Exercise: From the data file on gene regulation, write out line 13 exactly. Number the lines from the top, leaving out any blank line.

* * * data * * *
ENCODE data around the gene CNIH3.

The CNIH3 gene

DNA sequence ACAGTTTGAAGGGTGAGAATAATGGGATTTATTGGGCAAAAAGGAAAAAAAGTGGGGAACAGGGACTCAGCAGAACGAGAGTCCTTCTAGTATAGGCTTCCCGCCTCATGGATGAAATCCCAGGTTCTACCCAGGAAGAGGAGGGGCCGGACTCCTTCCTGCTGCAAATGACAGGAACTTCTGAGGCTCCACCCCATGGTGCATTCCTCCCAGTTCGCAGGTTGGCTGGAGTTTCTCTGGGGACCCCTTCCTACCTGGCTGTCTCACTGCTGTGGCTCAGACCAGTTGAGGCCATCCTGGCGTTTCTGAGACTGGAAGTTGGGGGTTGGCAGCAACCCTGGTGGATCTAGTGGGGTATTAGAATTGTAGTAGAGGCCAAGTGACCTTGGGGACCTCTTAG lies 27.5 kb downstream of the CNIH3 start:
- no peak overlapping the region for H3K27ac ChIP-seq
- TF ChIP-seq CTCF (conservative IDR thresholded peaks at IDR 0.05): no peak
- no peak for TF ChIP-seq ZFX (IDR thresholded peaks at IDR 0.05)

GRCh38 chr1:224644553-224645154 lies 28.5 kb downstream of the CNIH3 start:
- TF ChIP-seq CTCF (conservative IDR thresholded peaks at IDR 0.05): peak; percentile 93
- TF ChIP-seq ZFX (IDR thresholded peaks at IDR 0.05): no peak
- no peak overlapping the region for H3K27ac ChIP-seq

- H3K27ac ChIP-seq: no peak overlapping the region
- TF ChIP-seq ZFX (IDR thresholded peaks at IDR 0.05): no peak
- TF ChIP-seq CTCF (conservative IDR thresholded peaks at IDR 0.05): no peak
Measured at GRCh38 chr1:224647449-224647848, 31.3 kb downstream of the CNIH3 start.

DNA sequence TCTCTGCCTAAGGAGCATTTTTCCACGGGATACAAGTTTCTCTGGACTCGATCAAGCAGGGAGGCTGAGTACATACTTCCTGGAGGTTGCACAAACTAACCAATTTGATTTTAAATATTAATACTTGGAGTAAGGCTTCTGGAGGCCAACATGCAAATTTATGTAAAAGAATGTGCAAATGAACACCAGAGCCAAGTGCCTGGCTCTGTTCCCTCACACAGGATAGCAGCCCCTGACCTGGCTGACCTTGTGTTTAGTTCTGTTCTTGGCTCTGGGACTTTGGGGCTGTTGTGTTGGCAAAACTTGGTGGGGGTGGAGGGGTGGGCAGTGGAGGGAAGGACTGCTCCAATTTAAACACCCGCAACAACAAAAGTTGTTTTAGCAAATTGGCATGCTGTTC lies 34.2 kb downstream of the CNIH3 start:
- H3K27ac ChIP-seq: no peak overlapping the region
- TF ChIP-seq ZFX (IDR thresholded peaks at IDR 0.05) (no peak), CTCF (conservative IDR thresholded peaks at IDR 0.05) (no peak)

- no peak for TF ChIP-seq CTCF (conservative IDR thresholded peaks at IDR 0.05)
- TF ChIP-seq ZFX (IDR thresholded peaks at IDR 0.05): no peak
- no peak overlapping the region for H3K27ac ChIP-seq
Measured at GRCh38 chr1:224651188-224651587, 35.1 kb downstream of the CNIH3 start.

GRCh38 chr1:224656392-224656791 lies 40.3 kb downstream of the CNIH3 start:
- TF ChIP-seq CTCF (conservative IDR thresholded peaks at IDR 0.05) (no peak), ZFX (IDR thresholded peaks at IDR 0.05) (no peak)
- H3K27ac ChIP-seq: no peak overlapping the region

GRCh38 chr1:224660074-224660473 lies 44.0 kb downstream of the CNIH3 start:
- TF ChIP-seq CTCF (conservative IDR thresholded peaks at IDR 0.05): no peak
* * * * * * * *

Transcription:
- TF ChIP-seq CTCF (conservative IDR thresholded peaks at IDR 0.05): no peak